Who actually uses decentralized exchanges to trade these days? The answer is, hardly anyone, according to a new report by TokenInsight, an independent blockchain research company. While decentralized exchanges account for 19 percent of all exchanges operating, says the paper, they make up just 0.8 percent of trades.
Yet, despite the minuscule figures, EOS, and its mainnet that launched last year in complete chaos, has become a hub for a slew of new decentralized exchanges. And that just might nudge those numbers up.
Historically, the biggest decentralized exchanges—IDEX and ForkDelta—sat on the Ethereum network, which launched in 2015. But the network’s speed for processing trades, dictated by the 14-second block creation times, is slow when compared to its centralized cousins. EOS, meanwhile, which launched last summer, creates blocks every 0.5 seconds, which has helped it pick up a lot of new decentralized exchanges. In fact, there are now equal numbers of EOS-based and Ethereum-based decentralized exchanges, according to the report.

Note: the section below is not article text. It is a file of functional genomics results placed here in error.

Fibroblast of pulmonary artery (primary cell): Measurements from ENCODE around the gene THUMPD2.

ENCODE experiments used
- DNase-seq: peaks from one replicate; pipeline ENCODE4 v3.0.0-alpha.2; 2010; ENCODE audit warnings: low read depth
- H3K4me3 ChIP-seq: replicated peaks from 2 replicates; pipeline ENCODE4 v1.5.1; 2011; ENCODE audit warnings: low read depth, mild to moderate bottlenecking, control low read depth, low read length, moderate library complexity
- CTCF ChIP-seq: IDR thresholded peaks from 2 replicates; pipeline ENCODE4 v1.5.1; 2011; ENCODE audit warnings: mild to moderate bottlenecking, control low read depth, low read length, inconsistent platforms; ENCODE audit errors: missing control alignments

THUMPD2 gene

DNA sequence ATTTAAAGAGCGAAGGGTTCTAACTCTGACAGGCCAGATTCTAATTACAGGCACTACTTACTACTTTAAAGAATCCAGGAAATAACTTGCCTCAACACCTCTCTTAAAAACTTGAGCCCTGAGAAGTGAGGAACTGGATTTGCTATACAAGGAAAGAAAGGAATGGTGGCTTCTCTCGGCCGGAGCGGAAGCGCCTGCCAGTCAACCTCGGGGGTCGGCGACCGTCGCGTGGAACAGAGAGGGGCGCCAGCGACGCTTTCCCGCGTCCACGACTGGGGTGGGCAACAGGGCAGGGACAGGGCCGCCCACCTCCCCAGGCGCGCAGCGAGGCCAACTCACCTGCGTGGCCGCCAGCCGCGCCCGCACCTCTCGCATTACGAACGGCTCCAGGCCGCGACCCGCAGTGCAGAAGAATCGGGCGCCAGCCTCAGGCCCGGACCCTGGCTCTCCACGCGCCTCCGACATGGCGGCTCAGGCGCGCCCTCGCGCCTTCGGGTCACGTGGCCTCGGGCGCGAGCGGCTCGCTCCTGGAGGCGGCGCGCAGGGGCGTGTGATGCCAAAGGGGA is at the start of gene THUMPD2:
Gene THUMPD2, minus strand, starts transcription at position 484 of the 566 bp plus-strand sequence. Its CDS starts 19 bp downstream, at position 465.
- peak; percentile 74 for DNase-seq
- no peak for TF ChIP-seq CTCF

The report also points to a spike in tokens listed on EOS. By the end of 2018, 2,859 projects were listed on the platform. TokenInsight suggests that surge is due to new tokens finding it difficult to be carried on centralized exchanges, which drives them to find listings on EOS’s decentralized platforms.
Among the biggest winners is Newdex, which accounts for 75 percent of trades made on EOS. (DEXEOS was initially popular but now accounts for just a slice of the market share.) As more platforms have been created, trading volume has grown. In the fourth quarter of 2018, trading volume was four times higher than the previous quarter, when EOS had just launched. However, daily volume peaked at around $7.5 million across all EOS-based platforms, and has since shrunk to $2.5 million at the end of December.
While they appear to be neck and neck in terms of numbers of decentralized exchanges, “Ethereum-based tokens still dominate the market in terms of trading amount and volume,” concludes the report. While it seems Ethereum’s first mover advantage is unlikely to be upended any time soon, EOS is the new kid on the block that could help make decentralized exchanges fulfill their trustless—and less hackable—promise.